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Photos show what daily life looks like in restrictive North Korea

Schoolchildren wearing face mask, go to the Kumsong Secondary School No. 2 in the morning in Pyongyang, North Korea, on Wednesday, Nov. 3, 2021.
Schoolchildren wearing face mask, go to the Kumsong Secondary School No. 2 in the morning in Pyongyang, North Korea, on Wednesday, Nov. 3, 2021.Cha Song Ho/AP
  • People living in North Korea, or the Democratic People's Republic of Korea, live rigid and controlled lives.

  • With a lack of connection to the outside world, North Koreans maintain their family ties and traditions.

  • Photos show what different aspects of daily life look like for people in North Korea.

Family is incredibly important to North Koreans.

A boy and his grandmother wearing face masks walk on a street along the Pyongyang Railway Station in Central District of of Pyongyang, North Korea, Friday, Nov. 4, 2022.
A boy and his grandmother wearing face masks walk on a street along the Pyongyang Railway Station in Central District of of Pyongyang, North Korea, Friday, Nov. 4, 2022.Jon Chol Jin/AP

The concepts of family and lineage are important to North Koreans, many of whom have family in South Korea that they can only see on limited occasions, according to NPR. There are heavy restrictions on travel (partially due to the pandemic), according to a 2022 Human Rights Watch report.

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Most North Koreans live in poverty, though photos out of the capital city of Pyongyang wouldn't have you think that. Only a wealthy minority live in the modernized capital that some have called a "21st Century showpiece."

Family reunions between the north and south have been on hold for years.

North Korean refugee Jo Kyeong-hyeon, left, and his family members pay respect to their ancestors in North Korea to celebrate the Chuseok, the Korean version of Thanksgiving Day, at Imjingak Pavilion in Paju, near the border with North Korea, South Korea, Thursday, Oct. 1, 2020.
North Korean refugee Jo Kyeong-hyeon, left, and his family members pay respect to their ancestors in North Korea to celebrate the Chuseok, the Korean version of Thanksgiving Day, at Imjingak Pavilion in Paju, near the border with North Korea, South Korea, Thursday, Oct. 1, 2020.Ahn Young-joon/AP

According to NPR, South Korea in September proposed resuming the reunification meetings for families separated since the Korean War, but North Korea refused. Exchange programs between the two nations halted in 2019 amid broader nuclear discussions and later the coronavirus pandemic, per NPR.

Still, they enjoy traditions with their neighbors, like making kimchi.

A family in Somun-dong, Central District, prepares Kimchi for the coming winter with their neighbors at their home in Pyongyang, North Korea, Thursday, Nov., 19, 2020.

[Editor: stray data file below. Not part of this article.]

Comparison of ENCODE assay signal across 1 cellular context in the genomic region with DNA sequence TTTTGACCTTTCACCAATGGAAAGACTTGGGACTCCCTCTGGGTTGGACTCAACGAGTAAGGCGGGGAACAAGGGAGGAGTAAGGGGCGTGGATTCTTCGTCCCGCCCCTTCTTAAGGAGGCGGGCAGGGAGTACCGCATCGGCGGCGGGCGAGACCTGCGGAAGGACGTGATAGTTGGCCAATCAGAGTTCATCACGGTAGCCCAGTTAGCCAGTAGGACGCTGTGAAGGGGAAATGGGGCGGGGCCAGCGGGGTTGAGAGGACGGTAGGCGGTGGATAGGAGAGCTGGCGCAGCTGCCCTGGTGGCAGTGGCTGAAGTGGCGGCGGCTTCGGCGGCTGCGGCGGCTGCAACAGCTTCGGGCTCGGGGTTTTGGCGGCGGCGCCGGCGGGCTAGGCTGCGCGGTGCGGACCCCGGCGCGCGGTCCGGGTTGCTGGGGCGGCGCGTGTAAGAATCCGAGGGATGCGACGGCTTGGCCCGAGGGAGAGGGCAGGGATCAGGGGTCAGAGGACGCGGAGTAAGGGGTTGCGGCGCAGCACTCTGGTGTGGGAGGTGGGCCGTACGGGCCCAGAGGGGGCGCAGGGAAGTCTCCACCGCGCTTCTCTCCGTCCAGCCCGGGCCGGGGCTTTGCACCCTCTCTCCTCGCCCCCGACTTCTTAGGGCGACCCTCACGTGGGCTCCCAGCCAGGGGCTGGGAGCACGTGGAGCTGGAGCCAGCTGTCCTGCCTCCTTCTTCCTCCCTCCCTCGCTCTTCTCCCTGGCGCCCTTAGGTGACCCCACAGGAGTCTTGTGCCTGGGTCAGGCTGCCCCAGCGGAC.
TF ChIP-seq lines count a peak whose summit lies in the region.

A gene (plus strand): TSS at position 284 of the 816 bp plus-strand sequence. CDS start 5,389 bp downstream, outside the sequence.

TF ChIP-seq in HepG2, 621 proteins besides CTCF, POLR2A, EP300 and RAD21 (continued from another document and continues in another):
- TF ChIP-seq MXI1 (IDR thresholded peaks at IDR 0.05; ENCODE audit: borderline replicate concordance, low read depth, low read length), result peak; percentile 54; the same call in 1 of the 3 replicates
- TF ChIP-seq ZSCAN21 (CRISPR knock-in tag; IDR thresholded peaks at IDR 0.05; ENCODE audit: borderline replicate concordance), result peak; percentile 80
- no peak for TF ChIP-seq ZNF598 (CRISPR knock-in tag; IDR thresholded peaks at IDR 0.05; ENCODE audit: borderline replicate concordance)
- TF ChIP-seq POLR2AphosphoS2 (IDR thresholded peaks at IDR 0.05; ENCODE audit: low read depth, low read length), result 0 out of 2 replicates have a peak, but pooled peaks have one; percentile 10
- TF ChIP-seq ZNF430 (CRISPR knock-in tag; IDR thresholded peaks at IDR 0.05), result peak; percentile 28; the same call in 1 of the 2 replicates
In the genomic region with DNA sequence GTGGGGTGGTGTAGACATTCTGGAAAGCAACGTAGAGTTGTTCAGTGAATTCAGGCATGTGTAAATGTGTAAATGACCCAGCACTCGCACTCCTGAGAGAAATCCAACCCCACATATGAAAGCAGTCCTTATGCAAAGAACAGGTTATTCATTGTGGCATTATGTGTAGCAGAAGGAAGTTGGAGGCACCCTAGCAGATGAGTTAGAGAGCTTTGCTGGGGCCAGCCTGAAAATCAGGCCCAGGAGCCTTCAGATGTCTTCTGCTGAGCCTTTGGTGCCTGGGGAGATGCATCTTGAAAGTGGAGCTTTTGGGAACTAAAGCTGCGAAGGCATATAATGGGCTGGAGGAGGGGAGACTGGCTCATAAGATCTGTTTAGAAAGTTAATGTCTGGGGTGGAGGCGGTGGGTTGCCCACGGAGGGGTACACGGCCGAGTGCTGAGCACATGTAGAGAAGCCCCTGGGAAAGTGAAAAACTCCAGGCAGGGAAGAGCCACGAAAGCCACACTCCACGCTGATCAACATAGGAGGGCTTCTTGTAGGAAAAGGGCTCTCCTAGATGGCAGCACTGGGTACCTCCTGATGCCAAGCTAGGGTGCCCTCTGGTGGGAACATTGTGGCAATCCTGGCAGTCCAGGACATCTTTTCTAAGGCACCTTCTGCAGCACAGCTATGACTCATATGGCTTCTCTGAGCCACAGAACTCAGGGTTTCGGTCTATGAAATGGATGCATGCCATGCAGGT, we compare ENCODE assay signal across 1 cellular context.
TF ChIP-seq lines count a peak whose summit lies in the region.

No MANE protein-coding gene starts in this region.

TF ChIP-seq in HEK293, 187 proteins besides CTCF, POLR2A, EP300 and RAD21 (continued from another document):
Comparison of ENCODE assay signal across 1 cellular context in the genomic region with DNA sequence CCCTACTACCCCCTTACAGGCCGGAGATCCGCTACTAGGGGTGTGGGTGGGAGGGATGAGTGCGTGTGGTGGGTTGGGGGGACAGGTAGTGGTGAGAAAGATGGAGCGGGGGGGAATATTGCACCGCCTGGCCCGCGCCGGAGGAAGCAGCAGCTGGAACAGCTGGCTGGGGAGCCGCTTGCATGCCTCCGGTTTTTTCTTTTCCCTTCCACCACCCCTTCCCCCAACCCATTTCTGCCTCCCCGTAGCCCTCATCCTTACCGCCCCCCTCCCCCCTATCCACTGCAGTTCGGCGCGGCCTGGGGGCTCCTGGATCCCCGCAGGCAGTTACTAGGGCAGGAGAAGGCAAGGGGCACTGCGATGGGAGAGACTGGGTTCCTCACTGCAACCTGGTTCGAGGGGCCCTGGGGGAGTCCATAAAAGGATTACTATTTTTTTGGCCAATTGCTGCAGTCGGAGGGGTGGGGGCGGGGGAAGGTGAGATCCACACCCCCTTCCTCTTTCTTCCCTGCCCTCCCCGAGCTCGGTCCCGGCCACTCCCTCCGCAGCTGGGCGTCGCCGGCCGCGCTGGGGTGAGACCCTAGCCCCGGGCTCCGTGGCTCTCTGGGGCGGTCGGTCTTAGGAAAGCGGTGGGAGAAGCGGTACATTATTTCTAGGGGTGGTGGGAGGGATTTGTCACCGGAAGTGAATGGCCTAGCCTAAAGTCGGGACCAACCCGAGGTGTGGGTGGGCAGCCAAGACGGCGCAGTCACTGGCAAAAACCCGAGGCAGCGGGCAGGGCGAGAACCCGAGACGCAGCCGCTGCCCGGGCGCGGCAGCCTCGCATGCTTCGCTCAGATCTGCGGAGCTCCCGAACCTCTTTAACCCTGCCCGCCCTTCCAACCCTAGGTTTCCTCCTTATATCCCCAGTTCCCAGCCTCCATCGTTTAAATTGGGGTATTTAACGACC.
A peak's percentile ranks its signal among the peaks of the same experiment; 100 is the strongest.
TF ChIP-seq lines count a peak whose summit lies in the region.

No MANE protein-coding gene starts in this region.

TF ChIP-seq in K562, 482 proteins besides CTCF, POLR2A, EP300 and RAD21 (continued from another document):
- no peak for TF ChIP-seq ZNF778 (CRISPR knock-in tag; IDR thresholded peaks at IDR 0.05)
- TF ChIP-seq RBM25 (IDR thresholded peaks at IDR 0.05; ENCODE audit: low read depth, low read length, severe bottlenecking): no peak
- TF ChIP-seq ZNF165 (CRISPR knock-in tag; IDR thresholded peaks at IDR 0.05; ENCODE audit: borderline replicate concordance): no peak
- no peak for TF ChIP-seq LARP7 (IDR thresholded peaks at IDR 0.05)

A family in Somun-dong, Central District, prepares Kimchi for the coming winter with their neighbors at their home in Pyongyang, North Korea, Thursday, Nov., 19, 2020.Jon Chol Jin/AP

Kimchi, a traditional Korean dish of pickled vegetables, accompanies most meals, according to the Associated Press. Last year, Radio Free Asia reported that poor harvests prevented many families from enjoying kimjang, the process of making kimchi that is celebrated annually.

North Korean leader Kim Jong Un expanded the education system with a focus on science.

Schoolchildren wearing face mask, go to the Kumsong Secondary School No. 2 in the morning in Pyongyang, North Korea, on Wednesday, Nov. 3, 2021.
Schoolchildren wearing face mask, go to the Kumsong Secondary School No. 2 in the morning in Pyongyang, North Korea, on Wednesday, Nov. 3, 2021.Cha Song Ho/AP

Under Kim, the country expanded its education system to support children for 12 years with a special focus on STEM subjects, according to the Institute for Security and Development Policy, a non-profit policy organization based in Stockholm.

Citizens visit the zoo to see different breeds of animals from other countries.

A woman and her son see the tortoise at the aquarium of the Central Zoo in Pyongyang, North Korea, on Dec. 3, 2021.
A woman and her son see the tortoise at the aquarium of the Central Zoo in Pyongyang, North Korea, on Dec. 3, 2021.Cha Song Ho/AP

In the country's capital of Pyongyang, the Central Zoo has drawn spectators for decades, according to the Associated Press. In 2016, the main draw was the "dog pavilion" that showcased dozens of different dog breeds, the outlet reported.

The pandemic led to an increase in demands for divorces, reports said.

A bride and groom walk after having their wedding photos taken with the background of the Tower of the Juche Idea in Pyongyang, North Korea, Sunday, Nov. 24, 2019.
A bride and groom walk after having their wedding photos taken with the background of the Tower of the Juche Idea in Pyongyang, North Korea, Sunday, Nov. 24, 2019.Dita Alangkara/AP